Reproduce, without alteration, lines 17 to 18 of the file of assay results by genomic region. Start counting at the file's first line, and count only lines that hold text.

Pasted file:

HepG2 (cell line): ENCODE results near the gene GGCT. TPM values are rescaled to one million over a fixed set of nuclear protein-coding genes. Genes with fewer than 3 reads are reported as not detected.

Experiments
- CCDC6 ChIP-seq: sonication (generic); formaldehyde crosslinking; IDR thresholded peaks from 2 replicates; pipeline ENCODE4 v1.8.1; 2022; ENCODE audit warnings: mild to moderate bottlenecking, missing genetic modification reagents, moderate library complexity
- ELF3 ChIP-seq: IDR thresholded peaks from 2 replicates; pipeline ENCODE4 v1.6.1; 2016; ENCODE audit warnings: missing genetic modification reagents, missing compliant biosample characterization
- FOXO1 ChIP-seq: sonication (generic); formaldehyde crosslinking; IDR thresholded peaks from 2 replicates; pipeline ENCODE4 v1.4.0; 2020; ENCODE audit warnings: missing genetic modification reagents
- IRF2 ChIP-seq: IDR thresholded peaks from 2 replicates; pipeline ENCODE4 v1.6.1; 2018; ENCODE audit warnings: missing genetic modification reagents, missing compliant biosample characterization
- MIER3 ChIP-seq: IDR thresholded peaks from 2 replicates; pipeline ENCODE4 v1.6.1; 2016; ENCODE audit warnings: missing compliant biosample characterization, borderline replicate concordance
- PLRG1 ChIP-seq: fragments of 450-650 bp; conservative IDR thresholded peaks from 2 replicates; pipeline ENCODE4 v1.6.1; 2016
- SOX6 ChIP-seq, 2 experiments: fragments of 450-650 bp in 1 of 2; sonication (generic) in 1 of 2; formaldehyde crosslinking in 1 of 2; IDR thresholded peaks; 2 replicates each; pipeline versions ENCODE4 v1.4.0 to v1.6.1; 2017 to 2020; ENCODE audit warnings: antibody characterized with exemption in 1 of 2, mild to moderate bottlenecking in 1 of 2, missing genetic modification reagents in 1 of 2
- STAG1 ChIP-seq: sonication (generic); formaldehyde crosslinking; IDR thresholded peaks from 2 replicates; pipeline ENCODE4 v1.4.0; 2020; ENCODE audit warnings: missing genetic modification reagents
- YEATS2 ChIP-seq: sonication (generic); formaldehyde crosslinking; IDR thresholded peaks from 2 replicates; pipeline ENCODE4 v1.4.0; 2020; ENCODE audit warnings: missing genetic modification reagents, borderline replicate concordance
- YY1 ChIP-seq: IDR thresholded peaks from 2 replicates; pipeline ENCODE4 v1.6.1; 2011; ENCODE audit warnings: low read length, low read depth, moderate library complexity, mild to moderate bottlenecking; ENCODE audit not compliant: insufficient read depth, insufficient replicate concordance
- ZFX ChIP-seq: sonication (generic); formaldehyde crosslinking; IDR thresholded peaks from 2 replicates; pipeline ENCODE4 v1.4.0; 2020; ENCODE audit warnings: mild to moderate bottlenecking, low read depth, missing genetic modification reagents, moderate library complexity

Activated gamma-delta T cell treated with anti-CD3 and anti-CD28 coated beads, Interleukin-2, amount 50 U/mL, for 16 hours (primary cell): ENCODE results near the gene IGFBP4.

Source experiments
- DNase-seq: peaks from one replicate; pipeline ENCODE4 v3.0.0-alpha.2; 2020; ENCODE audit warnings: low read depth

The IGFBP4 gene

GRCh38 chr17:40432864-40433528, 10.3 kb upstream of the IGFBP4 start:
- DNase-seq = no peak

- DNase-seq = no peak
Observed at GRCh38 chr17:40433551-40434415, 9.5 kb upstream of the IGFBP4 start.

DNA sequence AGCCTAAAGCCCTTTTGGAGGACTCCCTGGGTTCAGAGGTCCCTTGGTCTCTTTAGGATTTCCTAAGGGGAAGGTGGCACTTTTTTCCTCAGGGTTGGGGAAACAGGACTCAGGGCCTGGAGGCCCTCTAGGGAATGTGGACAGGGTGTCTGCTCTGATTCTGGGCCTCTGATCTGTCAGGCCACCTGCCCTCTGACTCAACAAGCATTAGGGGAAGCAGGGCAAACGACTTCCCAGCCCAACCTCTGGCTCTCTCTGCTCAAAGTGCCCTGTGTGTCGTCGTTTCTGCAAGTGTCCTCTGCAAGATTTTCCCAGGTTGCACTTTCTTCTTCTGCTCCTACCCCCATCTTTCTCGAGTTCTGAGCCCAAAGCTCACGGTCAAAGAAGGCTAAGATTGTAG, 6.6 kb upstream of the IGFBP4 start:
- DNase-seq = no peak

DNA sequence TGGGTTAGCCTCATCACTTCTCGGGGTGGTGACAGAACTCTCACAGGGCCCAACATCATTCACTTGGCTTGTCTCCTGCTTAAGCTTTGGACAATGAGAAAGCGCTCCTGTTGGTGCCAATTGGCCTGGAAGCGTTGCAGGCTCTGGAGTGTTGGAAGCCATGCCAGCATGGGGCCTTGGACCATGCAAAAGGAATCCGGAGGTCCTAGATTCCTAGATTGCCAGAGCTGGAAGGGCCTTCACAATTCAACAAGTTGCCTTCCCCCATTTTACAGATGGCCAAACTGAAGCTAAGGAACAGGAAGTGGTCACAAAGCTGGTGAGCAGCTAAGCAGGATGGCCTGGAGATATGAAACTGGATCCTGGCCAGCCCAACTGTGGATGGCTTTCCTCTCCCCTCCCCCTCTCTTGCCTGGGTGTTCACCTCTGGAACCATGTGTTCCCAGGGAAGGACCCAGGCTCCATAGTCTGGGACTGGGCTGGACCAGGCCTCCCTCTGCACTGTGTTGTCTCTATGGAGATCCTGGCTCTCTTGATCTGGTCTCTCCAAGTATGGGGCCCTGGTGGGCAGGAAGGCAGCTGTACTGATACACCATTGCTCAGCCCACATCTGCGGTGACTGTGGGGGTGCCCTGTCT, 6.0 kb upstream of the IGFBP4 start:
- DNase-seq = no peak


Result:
The IGFBP4 gene

GRCh38 chr17:40432864-40433528, 10.3 kb upstream of the IGFBP4 start: